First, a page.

Clearly our metaphors need updating and fine tuning. We know that privatization is not a singular external threat, but that it occurs in multiple ways, through many sources, and that one person or organization cannot dismantle systems of privatization in public education alone. We also know that there are multiple sources of privatization in education; some are indirectly connected to each other, like a hydra’s heads, but that does not tell us the whole story, nor does it allow for a better navigation of privatizing influences that exist internally, working within the education system. Such actors, be they politicians, consultants, or even trustees, are not separate from the education system, and in such circumstances the issue is not simply an external foe to be defeated – the system itself needs to be examined.

Moving away from metaphors of “good” and “bad”

In the natural world, a rhizome is a type of root often found in grasses. It grows laterally underground, sending up shoots in opportunistic places, and creating new base plants if shoots are cut off from one another. The rhizome as a metaphor was originally developed by theorists Gilles Deleuze and Felix Guattari (1987) to conceptualize complex non-hierarchical systems and processes, particularly helpful in fields of learning and knowledge production.

Rhizomes organically grow and adapt to their surrounding environments, resourcefully using the space around them to sprout above and below the ground. Similarly, education privatization has taken root using multiple pathways in relationship with each provincial/territorial, political, economic, and social context, in each case using opportunities in the system to proliferate. Some of these aspects are visible (above ground), like public-private partnerships. Some are less obvious, like subtle discursive changes around public education that shift towards corporate language.

Rhizomes are also dispersed and do not have a central machinery or body like the whack-a-mole and hydra. Like privatization in education, there is no central person or singular entity (corporation or government) that can be pointed to as being the sole cause or originator of privatization. While it is true that some governments or leaders have allowed for more corporate influence than others, its slow and uneven implementation across Canada over the last 30 years has multiple points of entry.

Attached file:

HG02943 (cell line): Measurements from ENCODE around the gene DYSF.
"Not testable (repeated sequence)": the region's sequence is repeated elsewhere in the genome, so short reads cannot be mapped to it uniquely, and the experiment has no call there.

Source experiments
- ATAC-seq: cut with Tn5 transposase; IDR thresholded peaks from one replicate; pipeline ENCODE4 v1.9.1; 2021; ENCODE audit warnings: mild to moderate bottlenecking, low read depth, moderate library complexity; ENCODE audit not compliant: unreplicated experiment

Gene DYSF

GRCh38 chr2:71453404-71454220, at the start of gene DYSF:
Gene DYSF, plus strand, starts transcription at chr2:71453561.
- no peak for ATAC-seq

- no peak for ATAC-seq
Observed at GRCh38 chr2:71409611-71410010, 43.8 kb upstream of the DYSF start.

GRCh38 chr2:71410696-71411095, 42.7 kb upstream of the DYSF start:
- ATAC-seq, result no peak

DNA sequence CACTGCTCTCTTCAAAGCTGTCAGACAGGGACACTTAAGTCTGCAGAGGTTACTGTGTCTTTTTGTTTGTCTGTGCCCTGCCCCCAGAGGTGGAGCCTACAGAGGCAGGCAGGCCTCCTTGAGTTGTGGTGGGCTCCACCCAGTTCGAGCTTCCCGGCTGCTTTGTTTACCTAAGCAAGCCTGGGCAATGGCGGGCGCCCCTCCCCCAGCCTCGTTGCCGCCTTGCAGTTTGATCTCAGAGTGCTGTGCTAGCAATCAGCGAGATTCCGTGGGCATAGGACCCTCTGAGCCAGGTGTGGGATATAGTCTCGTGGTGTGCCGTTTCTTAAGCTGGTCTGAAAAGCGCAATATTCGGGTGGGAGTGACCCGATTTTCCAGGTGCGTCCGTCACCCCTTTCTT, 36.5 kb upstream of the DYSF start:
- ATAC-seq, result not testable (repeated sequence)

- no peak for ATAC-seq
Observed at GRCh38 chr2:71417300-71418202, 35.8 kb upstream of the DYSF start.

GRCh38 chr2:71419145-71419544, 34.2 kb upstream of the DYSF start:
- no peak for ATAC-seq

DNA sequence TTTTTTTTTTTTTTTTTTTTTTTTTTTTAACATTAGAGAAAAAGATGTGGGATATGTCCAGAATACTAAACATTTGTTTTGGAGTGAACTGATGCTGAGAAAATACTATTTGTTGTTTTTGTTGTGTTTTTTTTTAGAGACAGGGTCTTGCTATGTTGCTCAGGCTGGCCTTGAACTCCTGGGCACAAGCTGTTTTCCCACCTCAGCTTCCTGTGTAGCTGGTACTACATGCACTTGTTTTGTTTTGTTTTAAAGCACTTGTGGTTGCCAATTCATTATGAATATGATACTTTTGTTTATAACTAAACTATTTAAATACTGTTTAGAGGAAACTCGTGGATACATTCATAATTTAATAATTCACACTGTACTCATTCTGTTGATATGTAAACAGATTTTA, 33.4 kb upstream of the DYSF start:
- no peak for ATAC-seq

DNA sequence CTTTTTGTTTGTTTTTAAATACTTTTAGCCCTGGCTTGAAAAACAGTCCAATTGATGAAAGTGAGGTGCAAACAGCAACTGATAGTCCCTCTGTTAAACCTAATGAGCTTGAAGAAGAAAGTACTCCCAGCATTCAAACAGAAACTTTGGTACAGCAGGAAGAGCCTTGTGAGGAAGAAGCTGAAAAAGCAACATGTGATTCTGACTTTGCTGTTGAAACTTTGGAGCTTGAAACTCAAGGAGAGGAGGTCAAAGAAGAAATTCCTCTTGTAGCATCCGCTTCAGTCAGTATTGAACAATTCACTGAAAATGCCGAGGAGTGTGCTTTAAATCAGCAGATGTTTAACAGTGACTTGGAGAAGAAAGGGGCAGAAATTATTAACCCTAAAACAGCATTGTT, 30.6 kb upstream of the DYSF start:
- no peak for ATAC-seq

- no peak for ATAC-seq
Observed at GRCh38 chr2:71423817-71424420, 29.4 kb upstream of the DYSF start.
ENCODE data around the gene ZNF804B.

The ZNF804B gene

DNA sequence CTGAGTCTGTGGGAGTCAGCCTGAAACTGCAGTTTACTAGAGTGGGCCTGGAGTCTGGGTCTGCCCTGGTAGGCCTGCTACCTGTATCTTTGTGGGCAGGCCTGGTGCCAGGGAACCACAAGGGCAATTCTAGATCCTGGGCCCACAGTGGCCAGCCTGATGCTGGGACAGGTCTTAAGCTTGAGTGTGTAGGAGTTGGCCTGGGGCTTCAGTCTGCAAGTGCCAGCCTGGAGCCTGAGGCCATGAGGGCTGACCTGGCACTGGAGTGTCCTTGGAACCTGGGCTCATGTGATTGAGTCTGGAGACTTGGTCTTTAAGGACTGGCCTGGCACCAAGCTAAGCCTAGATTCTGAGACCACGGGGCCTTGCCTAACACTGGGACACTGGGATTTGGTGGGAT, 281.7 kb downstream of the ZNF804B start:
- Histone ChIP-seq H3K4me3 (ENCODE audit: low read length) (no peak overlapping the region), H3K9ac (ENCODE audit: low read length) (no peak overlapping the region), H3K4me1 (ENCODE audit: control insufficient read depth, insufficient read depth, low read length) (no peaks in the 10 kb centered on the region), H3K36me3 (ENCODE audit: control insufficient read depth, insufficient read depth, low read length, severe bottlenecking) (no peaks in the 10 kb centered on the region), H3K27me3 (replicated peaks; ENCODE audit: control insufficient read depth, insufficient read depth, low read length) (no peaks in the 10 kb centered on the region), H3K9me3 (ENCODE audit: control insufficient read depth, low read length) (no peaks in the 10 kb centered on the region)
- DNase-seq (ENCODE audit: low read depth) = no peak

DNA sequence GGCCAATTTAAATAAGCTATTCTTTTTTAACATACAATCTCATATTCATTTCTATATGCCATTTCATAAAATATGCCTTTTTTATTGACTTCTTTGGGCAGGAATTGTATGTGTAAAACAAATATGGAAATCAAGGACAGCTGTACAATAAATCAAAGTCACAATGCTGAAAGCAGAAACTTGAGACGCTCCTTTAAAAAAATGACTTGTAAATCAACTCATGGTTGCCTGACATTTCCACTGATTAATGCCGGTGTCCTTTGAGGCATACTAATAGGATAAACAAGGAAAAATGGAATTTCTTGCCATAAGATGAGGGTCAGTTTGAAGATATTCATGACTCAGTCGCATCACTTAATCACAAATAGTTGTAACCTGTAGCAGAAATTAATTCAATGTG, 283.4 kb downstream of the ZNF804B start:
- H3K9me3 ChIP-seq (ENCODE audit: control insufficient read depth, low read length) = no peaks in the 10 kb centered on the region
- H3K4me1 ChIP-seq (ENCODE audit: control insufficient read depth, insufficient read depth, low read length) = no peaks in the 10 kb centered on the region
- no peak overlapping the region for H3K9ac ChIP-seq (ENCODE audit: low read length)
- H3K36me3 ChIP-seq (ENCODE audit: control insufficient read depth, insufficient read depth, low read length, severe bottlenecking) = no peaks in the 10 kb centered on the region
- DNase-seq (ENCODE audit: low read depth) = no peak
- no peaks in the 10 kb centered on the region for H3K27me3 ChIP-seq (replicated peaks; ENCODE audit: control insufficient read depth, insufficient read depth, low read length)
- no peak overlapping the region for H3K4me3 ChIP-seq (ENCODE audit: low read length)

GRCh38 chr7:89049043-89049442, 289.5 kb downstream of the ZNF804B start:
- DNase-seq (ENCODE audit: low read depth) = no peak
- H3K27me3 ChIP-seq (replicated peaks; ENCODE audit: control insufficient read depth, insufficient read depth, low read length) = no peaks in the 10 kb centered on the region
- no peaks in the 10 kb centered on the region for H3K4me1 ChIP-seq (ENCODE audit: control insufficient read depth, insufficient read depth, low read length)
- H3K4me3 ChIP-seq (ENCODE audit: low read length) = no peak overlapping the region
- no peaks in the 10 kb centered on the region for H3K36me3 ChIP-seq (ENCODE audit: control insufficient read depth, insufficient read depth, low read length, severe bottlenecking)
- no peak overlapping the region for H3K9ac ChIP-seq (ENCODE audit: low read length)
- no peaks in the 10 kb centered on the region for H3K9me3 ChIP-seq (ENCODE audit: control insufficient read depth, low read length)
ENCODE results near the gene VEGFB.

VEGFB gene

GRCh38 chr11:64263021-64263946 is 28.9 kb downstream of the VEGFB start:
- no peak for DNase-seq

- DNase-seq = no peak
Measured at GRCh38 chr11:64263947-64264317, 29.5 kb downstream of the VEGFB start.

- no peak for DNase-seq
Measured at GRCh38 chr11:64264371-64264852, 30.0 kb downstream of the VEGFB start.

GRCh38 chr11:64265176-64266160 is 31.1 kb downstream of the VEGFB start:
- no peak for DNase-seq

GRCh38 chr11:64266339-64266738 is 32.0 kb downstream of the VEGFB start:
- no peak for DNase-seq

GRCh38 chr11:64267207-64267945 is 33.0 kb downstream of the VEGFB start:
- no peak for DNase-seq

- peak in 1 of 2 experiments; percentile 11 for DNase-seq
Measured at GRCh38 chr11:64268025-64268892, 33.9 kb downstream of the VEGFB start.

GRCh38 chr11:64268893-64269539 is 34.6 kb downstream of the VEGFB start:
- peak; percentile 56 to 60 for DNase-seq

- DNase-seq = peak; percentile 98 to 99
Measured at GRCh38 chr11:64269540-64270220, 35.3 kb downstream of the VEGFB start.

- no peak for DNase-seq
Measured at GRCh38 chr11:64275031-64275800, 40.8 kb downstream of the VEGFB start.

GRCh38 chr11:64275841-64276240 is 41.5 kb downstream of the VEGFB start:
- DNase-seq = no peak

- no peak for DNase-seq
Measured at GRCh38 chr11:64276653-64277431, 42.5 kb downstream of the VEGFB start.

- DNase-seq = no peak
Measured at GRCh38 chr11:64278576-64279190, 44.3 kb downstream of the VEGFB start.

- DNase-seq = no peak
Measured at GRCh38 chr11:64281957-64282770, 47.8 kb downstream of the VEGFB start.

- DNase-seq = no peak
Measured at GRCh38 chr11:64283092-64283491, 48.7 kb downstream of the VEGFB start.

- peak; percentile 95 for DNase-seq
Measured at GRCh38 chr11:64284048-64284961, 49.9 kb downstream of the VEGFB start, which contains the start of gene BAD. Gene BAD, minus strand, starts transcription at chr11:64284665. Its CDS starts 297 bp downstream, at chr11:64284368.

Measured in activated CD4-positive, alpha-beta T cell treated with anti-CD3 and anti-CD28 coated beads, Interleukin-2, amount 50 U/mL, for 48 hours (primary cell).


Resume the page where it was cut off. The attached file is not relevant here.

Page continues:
Lastly, due to the rhizome’s organically opportunistic growth patterns and decentralized “body,” the whole root system needs to be inspected, and not just pruned at points we can see above the ground. Unlike the hydra and whack-a-mole, who are adversaries contained in one body or one machine, both good and bad exist within the rhizome, so simply destroying the whole system will not work; nuanced responses and contextualized knowledge are needed to weed out privatization’s entanglement in public education.

A new metaphor requires collective actions

The rhizome offers a different way of seeing the problem of privatization, including its histories of production, continuity in public systems, and insight into which contexts have supported and influenced its growth. This shift positions privatization as not only something we can advocate against, but it is also something we can follow, pulling up the roots and tracing them to other systems across provincial, territorial, and global borders. To accomplish this, it will not work to have a single hero against a singular foe as it requires a strategically networked, collective response: tracing relationships and finding privatization’s deep connections, bit by bit cultivating a better environment so that privatization cannot take root.

We offer this commentary to further collective thinking, but we know it too has its limits. Collectively, we are in a place where we need a new metaphor – for explaining the multiple ways in which privatization is embedded in education systems, but also to build networks with the collective capacity to advocate for public education as a public good across Canada.